Desert Birds by Alice K. Flanagan. (1996, Children's Press. ISBN 0516200747. Order Info.) Picture Book. 48 pages. Gr PreK-3.
Color photographs illustrate a book about birds in the world's deserts -- including polar deserts.
One Day in the Desert by Jean Craighead George. (1983, HarperCollins. ISBN 0690043414. Order Info.) Nonfiction. 48 pages. Gr 3-6.
We spend a hot July day in the Sonoran Desert of Arizona observing the mechanisms plants and animals use to stay cool and following a wounded mountain lion who must get to water to survive.
Cactus Hotel by Brenda Guiberson. (1991, Holt. ISBN 0805029605. Order Info.) Picture Book. 32 pages. Gr PreK-3.
A saguaro cactus is an ecosystem within the desert ecosystem. This book shows how each thing that happens to the cactus starts a chain of events affecting many animals and plants in and around it.
Desert Mammals by Elaine Landau. (1997, Children's Press. ISBN 0516260979. Order Info. Nonfiction. 48 pages. Gr 3-6.
Mammals in deserts around the world are shown in color photographs with clear, easy to read text.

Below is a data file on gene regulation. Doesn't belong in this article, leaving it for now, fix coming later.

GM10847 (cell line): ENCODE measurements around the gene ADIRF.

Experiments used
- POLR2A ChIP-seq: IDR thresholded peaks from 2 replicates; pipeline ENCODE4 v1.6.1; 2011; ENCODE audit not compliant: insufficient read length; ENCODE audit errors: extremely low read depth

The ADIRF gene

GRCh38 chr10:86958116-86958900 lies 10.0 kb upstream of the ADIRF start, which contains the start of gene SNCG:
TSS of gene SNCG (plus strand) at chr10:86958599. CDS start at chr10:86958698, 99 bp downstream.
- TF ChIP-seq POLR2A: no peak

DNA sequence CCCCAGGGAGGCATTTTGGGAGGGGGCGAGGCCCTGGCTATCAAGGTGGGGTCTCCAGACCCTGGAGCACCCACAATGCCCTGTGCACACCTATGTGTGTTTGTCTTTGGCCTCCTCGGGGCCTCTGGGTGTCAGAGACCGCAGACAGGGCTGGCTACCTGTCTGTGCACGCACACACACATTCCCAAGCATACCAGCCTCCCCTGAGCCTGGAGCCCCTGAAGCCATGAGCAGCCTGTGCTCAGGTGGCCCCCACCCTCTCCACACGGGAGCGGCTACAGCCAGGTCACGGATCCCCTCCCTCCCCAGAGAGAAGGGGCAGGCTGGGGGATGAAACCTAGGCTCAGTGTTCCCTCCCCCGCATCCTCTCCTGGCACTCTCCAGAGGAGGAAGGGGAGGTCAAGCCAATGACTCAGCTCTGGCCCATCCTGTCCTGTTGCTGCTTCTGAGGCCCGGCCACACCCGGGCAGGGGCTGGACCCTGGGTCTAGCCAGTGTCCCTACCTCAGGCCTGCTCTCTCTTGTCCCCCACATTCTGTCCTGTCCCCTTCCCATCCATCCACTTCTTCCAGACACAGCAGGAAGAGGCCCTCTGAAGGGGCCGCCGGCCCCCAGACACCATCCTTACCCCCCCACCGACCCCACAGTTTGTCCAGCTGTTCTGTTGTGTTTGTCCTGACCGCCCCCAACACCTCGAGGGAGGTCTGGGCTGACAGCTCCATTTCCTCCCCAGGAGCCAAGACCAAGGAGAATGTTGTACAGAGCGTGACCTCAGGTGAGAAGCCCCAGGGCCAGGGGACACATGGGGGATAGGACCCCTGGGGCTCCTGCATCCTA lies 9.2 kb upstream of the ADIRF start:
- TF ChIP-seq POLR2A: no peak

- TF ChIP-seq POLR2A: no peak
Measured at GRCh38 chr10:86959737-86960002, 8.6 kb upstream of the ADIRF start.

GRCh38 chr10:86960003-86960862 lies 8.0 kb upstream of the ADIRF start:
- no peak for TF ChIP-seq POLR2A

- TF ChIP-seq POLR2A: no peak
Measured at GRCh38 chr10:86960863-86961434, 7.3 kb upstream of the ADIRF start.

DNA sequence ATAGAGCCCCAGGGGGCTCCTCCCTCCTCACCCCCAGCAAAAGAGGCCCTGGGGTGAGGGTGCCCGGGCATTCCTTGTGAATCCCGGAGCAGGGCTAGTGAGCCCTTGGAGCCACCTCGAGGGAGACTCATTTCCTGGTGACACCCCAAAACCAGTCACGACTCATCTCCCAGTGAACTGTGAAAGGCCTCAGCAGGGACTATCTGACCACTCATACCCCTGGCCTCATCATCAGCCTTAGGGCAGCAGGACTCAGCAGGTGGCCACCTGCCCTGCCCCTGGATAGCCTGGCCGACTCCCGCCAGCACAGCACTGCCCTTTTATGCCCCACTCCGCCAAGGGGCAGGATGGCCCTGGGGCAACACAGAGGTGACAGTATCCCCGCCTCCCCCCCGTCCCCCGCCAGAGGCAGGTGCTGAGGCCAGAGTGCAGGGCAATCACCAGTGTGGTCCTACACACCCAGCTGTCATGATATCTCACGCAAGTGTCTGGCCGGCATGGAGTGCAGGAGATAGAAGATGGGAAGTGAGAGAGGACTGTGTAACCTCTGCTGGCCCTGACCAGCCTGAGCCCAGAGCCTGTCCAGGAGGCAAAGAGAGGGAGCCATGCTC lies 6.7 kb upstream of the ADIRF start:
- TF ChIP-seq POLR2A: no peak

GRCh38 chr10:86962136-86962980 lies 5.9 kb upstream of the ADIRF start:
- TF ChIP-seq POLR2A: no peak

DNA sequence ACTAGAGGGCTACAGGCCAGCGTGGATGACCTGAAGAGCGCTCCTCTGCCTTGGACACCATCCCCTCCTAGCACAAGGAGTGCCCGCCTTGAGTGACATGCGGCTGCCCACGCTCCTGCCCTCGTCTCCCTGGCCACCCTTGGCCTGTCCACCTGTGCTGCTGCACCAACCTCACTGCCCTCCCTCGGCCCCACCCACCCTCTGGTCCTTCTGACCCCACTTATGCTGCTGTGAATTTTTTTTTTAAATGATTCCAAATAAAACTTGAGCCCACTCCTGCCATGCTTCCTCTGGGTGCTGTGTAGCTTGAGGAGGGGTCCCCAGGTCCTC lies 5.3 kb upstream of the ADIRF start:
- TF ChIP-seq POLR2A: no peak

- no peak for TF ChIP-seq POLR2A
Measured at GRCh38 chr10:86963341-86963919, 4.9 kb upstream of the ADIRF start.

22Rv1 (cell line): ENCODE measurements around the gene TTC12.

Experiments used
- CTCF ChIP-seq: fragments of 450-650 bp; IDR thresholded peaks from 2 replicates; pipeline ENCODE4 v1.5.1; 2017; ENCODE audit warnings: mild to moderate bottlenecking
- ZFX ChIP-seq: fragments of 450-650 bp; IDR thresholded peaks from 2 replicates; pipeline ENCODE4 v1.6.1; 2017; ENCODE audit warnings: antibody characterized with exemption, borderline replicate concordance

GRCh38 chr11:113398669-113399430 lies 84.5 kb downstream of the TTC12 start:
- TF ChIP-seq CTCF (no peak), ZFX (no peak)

Storm on the Desert by Carolyn Lesser. (1997, Harcourt. ISBN 0152721983. Order Info. Picture Book. 40 pages. Gr PreK-4.
There are many books about the desert but this is the only one I know of that deals with a desert storm and its effects on the wildlife.
Related Areas of Carol Hurst's Children's Literature Site
- Byrd Baylor Author Study with biography, activities, related books and links.
- Geology through kids' books. Featured subject with activities, books and links.
- Weather through kids' books. Featured subject with activities, books and links.
- Other Themes and Topics through Kids' Books. Links to more articles.